New regulations will soon swell IT workloads

Government's response to the financial meltdown will require major tech initiatives for compliance, despite the recession's cutbacks

The expected new regulations will more deeply affect operations than those of Sarbanes-Oxley, which targeted the CFO and other C-suite executives. Baskin expects the new requirements to apply to all transactions in financial and retail accounts. And that means more work for IT, he says: "The [technology] infrastructure has to scale with the increasing productivity."

Global regulations likely to make compliance more expensive for IT

As governments discuss how to reshape regulations to prevent a recurrence of the current financial meltdown's causes, global or at least multinational regulations are likely, in addition to local rules. If this comes to pass, rationalizing various worldwide banking systems could become a huge headache and challenge for IT.

"When you have a US bank doing business in London or Tokyo and the US says it is going to back some of these toxic assets in a different way than Asia, nobody has figured out where all these rescue plans overlap with each other," says David Wright, director of financial service for Software AG, an enterprise software provider.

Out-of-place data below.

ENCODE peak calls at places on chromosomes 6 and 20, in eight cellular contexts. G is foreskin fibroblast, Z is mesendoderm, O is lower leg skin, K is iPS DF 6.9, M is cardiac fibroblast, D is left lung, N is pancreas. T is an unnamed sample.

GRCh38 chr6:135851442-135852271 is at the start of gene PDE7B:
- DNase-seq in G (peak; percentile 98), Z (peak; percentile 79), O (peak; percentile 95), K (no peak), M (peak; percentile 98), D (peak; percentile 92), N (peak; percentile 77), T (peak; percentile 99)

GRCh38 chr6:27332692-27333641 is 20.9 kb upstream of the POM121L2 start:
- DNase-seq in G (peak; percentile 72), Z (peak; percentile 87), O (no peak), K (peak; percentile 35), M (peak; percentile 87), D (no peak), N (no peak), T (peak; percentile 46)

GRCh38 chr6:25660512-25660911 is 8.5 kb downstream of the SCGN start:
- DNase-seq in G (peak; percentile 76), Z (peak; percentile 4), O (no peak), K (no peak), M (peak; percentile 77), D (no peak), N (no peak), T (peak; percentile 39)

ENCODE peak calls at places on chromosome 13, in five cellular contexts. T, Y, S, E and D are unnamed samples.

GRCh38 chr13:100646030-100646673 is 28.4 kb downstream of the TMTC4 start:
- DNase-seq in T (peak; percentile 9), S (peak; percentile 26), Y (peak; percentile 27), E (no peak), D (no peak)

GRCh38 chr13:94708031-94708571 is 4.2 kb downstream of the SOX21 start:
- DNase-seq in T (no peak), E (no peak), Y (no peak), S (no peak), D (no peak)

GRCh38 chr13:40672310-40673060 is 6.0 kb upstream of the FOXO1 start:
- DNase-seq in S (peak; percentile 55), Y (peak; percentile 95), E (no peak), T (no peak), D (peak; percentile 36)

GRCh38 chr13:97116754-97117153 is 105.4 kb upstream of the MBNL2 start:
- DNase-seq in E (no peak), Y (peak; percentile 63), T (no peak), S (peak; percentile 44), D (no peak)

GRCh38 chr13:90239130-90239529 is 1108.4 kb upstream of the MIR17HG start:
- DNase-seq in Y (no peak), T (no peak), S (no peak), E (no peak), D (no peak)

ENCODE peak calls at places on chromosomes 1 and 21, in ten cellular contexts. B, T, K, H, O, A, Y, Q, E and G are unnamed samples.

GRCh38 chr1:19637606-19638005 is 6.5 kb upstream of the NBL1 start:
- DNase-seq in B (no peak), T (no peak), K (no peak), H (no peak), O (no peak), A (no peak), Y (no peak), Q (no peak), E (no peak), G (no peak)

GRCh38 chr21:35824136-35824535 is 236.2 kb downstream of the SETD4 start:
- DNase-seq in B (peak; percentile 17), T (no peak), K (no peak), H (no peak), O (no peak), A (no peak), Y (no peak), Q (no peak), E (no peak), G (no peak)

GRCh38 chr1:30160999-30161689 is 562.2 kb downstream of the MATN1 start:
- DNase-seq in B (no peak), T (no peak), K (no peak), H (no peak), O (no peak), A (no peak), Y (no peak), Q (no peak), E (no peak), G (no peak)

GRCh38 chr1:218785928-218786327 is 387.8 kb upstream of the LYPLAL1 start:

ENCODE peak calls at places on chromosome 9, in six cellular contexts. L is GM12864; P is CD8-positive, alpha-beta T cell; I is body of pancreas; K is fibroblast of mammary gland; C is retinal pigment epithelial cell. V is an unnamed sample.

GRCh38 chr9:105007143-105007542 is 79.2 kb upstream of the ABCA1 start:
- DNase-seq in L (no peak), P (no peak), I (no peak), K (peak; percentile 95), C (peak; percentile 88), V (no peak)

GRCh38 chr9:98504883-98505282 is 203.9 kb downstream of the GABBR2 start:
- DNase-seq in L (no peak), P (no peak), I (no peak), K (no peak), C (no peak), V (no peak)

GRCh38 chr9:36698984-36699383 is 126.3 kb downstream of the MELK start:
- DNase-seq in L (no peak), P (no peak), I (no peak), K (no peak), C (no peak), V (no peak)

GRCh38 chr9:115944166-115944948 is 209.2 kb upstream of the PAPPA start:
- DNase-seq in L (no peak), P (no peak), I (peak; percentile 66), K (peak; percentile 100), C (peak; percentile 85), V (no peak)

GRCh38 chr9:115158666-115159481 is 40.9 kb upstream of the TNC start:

Wright says that the current international regulatory agencies, like the International Monetary Fund and World Bank, will either have to reinvent themselves or be replaced with new agencies. Either way, that means regulatory changes are very likely -- and IT will have to implement the new rules.

Although financial institutions already devote significant IT resources to compliance requirements, they may have to devote a higher proportion as global rules come into force, Wright says. However, "IT won't be given any more money. They will have to take it from existing budgets unless they can produce a return on investment and business case based on consolidation and rationalization," he adds.

IT has already gotten a taste of how to handle such new requirements, due to regulations like Sarbanes-Oxley, notes Michael Mills, director of professional services and systems at the consultancy Davis Polk & Wardell. For example, IT has already found the money for e-discovery, which had been a nonexistent expense just a few years ago and now collectively costs companies US$1.5 billion. Mills sees IT having to find even more resources for compliance as the response to the financial crisis brings on more and more regulations.

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